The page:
She relocated to Los Angeles in 1973 and began performing with blues artists Eddie Vinson and Johnny Otis. She recorded her first solo album in 1985 and now has more than 20 albums featuring original compositions of live and studio performances.

Since 1994, Morrison has taught jazz vocal classes at UCLA’s Herb Alpert School of Music. She has received three Grammy nominations, been recognized by National Public Radio as one of the Voices of the Century: 50 Greatest Female Jazz Vocalists, and received a Motown Heroes and Legends Award in 2015, Morrison continues to perform with her duo and trio throughout California and worldwide.  

Her list of accomplishments includes performing with noted jazz and blues artists such as Dizzy Gillespie, Ray Charles, Etta James, Nancy Wilson, Tony Bennett, Esther Phillips and the Count Basie Orchestra. She has performed in such highly regarded venues as Carnegie Hall, the North Sea Jazz Festival, the Bern Jazz Festival and the Playboy Jazz Festival.

She opened the Barbara Morrison Performing Arts Center in 2008, and the California Jazz and Blues Museum seven years later, in the heart of the African American arts scene at the historic Leimert Park District of Los Angeles.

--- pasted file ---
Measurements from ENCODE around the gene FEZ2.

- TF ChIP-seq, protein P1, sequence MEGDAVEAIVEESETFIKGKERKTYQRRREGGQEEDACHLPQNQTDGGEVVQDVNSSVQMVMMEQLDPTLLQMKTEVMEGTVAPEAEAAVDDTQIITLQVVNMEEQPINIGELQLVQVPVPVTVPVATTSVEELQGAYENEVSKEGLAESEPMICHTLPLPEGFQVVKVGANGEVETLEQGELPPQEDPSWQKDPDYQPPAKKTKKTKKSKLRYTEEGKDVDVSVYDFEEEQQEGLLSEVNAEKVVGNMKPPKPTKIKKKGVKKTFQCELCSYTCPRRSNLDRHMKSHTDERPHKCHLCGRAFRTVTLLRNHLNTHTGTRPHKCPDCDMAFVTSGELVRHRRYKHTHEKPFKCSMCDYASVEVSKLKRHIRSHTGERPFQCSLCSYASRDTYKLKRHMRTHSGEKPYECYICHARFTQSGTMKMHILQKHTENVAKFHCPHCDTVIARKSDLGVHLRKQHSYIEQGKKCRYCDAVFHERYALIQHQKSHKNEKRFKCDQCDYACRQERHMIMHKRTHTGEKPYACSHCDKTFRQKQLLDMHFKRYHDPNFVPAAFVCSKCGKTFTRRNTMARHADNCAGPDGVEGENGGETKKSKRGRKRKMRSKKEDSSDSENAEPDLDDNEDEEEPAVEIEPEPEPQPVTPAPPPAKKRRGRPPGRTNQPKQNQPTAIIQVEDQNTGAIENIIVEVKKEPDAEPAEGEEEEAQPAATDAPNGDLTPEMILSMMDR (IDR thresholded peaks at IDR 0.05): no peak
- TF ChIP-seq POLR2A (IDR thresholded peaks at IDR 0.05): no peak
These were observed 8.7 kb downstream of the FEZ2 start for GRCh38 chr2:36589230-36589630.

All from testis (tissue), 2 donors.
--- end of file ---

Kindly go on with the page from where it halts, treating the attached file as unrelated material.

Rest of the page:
From Los Angeles to Memphis
A Fifty Year Journey

Supervisor Mark Ridley-Thomas marked the 50th anniversary of Dr. Martin Luther King, Jr.’s tragic death by journeying to the place where he was assassinated in Memphis, now the site of the National Civil Rights Museum.

On April 4, 1968, 13-year-old Mark Ridley-Thomas was an eighth grader on the campus of George Washington Carver Middle School in southeast Los Angeles when news broke of Dr. King’s assassination. He had heard Dr. King’s unmistakable voice on the radio station KGFJ and, even as a young teenager, felt the power of his words and the tragedy of his loss.